Commit 5c534abd authored by Vincent's avatar Vincent

Accessing our first bits of data!

Now we're getting started! In this commit, we fetch our first bit
of data: the name of the current user. To explain how that works,
I'll need to give you a crash course on Linked Data - but don't
worry, I'll limit myself only to what is absolutely necessary to
understand what's going on.

In traditional back-ends, data is usually stored in database
tables. When your back-end is a Solid Pod, however, data is stored
in _Documents_ living at a certain URL - you can think of these as
being similar to HTML documents living at a URL.

When a person logs in to our app, we receive a _WebID_. A WebID can
be used both to identify that user -since no other user shares that
URL-, and as a pointer to a Document with information relevant to
that user.

My WebID is `https://vincentt.inrupt.net/profile/card#me`. That
means that there is a Document at
`https://vincentt.inrupt.net/profile/card` that contains data
relevant to me.

The most important thing to understand when writing a Solid app is
how that data is represented. In a nutshell, a Document contains a
list of relationships between things. For example, the Document
referred to by my WebID contain the following relationships:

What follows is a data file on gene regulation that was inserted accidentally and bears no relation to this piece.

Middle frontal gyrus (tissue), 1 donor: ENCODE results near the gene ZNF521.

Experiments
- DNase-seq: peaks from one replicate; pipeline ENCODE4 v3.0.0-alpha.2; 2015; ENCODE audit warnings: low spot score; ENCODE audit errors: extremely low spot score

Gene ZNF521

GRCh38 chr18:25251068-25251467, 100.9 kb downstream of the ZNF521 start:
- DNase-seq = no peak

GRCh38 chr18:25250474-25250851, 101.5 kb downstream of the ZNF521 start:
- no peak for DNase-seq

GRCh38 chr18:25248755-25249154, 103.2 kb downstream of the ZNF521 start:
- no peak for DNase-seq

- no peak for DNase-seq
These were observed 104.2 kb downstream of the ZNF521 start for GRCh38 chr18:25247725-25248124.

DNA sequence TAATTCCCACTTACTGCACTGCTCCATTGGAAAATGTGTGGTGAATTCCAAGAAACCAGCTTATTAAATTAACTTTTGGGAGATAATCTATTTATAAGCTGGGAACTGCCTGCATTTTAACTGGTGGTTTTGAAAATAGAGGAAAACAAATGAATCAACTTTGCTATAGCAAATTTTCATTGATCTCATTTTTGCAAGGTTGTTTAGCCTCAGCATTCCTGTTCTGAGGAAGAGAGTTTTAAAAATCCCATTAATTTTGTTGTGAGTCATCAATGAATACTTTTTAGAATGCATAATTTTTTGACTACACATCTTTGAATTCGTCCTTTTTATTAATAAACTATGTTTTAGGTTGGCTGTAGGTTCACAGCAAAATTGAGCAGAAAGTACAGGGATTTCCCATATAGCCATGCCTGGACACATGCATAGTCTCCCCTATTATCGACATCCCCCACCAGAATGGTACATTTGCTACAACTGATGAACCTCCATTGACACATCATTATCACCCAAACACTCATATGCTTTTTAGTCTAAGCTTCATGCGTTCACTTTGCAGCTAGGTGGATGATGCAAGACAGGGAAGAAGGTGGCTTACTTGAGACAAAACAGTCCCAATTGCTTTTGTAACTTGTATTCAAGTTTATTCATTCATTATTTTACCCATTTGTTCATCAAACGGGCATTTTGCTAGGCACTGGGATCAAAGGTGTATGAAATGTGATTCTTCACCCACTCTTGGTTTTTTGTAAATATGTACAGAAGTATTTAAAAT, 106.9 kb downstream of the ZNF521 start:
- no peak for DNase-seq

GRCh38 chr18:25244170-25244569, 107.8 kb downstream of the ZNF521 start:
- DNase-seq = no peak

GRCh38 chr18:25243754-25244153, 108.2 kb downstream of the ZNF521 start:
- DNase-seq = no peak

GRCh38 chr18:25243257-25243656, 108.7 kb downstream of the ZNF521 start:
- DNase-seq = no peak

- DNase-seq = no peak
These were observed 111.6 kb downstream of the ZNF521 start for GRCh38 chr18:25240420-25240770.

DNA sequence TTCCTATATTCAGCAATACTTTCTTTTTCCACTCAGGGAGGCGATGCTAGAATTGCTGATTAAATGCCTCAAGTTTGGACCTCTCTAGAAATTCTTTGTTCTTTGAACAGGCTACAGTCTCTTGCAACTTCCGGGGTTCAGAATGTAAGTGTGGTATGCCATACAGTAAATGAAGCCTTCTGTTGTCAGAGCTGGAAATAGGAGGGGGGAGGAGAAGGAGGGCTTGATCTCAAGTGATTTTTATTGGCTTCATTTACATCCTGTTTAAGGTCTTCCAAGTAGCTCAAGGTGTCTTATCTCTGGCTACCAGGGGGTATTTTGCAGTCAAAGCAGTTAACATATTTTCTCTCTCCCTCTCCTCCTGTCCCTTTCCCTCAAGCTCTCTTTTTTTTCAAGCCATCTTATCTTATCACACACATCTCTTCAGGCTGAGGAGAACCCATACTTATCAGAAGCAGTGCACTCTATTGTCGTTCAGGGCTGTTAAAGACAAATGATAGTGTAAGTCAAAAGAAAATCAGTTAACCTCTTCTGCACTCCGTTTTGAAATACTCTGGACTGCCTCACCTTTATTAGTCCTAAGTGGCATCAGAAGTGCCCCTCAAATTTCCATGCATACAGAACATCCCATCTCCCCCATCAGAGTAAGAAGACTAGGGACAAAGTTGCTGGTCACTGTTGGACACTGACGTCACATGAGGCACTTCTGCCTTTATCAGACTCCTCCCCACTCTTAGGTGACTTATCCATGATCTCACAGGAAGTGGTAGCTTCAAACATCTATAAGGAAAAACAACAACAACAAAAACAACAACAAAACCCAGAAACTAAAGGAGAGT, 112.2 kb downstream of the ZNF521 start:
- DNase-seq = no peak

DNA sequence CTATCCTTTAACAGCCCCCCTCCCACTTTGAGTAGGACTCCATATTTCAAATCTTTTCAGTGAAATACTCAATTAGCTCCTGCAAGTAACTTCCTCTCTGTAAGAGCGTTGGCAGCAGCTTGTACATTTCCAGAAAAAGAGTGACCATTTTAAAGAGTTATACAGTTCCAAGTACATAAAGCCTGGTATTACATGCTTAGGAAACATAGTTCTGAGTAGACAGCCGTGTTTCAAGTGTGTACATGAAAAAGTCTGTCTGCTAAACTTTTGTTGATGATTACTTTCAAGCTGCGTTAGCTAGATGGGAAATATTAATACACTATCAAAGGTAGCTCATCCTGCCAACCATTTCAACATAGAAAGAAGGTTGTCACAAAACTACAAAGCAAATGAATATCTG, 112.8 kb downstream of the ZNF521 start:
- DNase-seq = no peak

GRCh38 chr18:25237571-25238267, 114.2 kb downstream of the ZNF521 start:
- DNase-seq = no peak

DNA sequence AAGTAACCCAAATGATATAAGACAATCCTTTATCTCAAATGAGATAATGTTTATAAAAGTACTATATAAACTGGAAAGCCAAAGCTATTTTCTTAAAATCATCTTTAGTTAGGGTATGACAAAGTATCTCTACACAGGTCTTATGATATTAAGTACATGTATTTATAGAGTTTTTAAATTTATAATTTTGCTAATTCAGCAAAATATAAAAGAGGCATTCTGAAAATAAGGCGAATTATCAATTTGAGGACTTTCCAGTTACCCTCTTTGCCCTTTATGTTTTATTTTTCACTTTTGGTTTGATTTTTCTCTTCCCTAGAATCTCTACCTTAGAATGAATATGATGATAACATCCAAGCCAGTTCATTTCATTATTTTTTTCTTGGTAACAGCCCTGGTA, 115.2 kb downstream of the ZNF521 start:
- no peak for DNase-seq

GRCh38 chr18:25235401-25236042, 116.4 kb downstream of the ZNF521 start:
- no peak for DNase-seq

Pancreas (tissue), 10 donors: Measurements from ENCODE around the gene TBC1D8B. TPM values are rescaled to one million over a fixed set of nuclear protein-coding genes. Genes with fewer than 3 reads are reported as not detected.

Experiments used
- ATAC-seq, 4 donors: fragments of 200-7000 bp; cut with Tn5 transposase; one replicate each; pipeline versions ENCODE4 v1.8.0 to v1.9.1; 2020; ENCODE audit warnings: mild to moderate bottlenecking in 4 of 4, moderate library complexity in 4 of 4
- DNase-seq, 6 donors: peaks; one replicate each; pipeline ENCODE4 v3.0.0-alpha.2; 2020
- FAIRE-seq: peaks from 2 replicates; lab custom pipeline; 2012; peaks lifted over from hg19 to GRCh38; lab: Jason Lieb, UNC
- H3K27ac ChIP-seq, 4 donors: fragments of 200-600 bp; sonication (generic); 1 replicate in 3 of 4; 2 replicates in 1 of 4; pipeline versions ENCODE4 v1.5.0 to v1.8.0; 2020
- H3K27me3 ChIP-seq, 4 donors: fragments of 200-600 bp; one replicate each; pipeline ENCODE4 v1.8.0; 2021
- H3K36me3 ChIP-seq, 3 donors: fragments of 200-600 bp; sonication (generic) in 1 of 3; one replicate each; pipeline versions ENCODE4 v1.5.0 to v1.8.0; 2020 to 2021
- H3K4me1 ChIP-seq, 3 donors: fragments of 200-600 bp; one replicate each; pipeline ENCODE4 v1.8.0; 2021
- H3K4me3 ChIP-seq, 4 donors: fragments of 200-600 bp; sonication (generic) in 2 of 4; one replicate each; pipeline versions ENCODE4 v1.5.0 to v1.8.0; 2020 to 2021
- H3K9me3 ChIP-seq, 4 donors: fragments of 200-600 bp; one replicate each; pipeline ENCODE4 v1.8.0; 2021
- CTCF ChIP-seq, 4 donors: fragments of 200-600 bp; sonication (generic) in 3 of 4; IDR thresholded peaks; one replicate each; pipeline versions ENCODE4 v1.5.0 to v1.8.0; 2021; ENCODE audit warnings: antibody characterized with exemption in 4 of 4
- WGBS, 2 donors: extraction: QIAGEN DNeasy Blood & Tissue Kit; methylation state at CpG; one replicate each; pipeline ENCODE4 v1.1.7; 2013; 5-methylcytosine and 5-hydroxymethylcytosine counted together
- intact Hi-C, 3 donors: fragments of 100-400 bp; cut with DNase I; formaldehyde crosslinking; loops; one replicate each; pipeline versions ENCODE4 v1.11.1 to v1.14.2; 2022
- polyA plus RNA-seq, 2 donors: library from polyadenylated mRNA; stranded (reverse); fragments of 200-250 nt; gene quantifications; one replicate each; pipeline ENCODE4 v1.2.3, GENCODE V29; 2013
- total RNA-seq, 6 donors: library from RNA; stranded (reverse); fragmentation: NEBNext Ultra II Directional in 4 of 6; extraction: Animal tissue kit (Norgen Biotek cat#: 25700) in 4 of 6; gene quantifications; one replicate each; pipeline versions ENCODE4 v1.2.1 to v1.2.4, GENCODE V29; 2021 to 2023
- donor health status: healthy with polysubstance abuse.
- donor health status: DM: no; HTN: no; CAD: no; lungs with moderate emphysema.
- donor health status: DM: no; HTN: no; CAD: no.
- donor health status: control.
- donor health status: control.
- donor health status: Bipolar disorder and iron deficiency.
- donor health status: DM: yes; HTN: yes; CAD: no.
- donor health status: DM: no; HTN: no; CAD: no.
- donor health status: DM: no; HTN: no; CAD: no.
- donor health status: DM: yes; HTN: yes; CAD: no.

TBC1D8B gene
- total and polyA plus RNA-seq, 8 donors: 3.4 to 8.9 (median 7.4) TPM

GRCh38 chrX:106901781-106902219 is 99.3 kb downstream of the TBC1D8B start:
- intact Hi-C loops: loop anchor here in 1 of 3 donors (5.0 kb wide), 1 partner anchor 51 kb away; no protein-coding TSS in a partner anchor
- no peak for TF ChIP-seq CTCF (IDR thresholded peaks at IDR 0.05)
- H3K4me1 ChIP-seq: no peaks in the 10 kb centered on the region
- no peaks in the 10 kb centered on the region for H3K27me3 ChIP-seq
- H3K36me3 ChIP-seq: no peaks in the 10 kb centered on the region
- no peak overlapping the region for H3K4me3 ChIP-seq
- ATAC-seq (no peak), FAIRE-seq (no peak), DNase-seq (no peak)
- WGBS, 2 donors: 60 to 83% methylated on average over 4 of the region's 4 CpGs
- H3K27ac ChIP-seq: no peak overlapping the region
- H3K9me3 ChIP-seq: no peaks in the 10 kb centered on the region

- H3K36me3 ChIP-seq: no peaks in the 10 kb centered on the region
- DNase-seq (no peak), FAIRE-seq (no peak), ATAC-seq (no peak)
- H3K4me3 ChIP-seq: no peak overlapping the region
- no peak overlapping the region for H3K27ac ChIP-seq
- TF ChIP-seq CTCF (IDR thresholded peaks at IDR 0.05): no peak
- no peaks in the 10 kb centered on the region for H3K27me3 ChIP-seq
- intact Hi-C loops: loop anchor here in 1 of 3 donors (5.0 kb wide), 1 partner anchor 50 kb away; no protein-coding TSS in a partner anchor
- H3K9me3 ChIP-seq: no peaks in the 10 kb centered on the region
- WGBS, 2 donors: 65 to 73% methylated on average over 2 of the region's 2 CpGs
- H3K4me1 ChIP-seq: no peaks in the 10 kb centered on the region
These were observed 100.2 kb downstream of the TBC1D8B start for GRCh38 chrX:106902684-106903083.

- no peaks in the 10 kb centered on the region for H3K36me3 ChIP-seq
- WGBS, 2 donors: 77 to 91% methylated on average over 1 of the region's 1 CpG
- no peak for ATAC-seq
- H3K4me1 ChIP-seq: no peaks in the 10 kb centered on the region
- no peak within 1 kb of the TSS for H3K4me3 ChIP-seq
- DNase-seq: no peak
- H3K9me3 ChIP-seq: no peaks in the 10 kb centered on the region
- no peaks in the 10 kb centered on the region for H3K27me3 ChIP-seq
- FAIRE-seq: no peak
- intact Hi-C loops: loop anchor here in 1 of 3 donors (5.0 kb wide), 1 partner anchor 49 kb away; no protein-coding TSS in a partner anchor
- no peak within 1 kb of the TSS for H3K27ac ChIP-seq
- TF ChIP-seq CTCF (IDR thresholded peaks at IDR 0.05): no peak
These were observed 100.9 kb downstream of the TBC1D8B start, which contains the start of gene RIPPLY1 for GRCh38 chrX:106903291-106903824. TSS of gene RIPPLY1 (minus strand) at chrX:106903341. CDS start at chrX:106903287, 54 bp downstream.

| <some person> | has name  | Vincent   |
| <some person> | works at  | Inrupt    |
| <some person> | job title | Developer |

(The common terminology is: every row contains a _Statement_, with
in the first column the Statement's _Subject_, in the second column
a _Predicate_, and the _Object_ in the third column.)

You might notice that the table above is a description of
`<some person>`: it's someone whose name is Vincent, who works at
Inrupt and is a developer. However, `<some person>` is not really
usable as a stable and unique identifier: for all we know, someone
else might have a Document elsewhere that uses the exact same
identifier. To solve this problem, Solid uses URLs as unique
identifiers: after all, the Document that describes the entries
already has a URL, and we can be sure that no other Document uses
the same one.

And like specific elements in an HTML document can be referred to
by appending their ID to the document's URL, we can give elements
we want to describe in a Document a unique identifier. As you might
have been able to guess, instead of `<some person>` we can use
`me` - hence the WebID
 `https://vincentt.inrupt.net/profile/card#me`!

So now we might consider my Document to look as follows:

| #me | has name  | Vincent   |
| #me | works at  | Inrupt    |
| #me | job title | Developer |

But there's one more thing to consider: interoperability. An
important tenet of Solid is being able to give multiple apps access
to the same data: if I enter my name at service A, I don't want to
have to re-enter it at service B. But if one service uses "name" to
refer to a person's full name, whereas the other uses it to refer
to a person's last name only, that would nip interoperbility in
the bud.

What's needed here is unique terms that have an agreed-upon
definition. And just like we can have a Document describing me, we